Researchers at Weill Cornell Medical College have been tracking 19 physicians who are transitioning from paper prescriptions to electronic prescriptions and the results are noteworthy.
“Nearly 4,000 prescriptions for more than 2,000 patients were tracked before the switch, 12 weeks after the switch, and a year after the switch. Researchers found that prescription errors dropped by two-thirds, from 36 percent to 12 percent a year after their physicians had switched to electronic record-keeping systems.
Furthermore, the rate of improper abbreviations (i.e. using the outdated “QD” instead of “once daily”) dropped by three-quarters, from 24 percent to 6 percent a year later.”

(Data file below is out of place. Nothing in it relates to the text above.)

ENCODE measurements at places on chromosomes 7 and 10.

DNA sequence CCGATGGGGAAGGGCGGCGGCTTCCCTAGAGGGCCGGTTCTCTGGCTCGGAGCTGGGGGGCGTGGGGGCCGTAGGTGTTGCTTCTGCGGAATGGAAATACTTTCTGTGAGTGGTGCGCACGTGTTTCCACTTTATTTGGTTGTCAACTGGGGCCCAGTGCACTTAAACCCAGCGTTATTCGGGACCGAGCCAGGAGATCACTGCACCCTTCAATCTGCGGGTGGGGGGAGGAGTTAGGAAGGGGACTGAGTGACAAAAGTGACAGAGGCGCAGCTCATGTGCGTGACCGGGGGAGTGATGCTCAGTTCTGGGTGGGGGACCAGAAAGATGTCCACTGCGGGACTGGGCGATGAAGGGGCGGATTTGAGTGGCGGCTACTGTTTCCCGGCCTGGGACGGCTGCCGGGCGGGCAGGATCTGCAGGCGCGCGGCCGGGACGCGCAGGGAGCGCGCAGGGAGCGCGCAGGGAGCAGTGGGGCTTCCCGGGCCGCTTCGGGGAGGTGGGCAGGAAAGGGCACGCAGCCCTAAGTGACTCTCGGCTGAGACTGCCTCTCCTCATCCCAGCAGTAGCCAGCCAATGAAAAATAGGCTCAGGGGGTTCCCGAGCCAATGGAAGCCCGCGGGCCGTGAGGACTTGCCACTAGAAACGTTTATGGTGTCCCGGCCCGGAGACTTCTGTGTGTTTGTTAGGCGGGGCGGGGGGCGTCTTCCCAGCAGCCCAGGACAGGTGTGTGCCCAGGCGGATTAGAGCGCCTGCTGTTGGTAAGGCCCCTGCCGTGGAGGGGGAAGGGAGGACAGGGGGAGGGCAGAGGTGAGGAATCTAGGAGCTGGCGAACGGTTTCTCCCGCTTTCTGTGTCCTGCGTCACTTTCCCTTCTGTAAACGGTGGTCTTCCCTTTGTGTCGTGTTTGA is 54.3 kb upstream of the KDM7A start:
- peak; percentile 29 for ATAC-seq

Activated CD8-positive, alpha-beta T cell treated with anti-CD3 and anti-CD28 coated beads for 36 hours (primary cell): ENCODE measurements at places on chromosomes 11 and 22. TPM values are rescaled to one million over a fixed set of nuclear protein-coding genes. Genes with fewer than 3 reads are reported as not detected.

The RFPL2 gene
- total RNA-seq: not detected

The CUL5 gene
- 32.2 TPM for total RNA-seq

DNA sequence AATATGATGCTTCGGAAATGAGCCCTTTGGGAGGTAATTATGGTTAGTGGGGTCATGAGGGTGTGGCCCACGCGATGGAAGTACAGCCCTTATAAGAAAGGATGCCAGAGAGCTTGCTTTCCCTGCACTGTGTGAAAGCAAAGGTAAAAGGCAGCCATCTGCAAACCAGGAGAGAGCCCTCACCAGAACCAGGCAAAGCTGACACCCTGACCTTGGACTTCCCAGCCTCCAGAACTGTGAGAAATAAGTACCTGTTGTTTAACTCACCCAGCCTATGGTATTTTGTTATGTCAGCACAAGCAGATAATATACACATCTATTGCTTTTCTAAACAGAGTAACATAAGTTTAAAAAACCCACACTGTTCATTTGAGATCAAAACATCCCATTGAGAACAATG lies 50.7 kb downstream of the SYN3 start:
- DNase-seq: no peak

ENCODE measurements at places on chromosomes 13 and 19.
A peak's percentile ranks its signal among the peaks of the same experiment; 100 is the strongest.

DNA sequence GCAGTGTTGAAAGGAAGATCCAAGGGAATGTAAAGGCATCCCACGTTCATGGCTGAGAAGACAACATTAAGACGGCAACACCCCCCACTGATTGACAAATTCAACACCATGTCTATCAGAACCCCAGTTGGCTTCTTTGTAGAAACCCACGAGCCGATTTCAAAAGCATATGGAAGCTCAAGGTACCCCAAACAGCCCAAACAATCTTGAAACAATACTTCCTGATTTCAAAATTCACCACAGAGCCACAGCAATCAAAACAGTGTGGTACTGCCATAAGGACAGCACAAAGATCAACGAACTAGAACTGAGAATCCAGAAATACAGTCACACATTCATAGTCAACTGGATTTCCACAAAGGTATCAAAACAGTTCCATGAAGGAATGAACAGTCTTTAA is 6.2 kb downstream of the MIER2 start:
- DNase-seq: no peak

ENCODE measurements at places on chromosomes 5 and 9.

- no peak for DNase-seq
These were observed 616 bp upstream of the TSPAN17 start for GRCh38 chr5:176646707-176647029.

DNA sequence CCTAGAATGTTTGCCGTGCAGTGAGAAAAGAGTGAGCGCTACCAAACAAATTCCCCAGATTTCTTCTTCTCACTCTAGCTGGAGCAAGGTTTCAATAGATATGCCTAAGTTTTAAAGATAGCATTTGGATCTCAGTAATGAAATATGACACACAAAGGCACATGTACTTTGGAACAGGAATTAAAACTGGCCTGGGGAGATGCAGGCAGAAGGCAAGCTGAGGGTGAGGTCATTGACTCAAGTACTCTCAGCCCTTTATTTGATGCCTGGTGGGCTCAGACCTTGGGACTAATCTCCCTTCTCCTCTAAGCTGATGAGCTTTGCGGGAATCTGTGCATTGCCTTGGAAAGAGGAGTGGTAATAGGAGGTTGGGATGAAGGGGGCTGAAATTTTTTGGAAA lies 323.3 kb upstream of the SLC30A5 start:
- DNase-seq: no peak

The doctors who participated in the study are less enthusiastic about the transition. At this point, it’s not clear if their dissatisfaction is due to difficulty adapting to new procedures or faults within the electronic prescription system itself. However, the reduction in errors is a good sign for patients and the healthcare industry as a whole.
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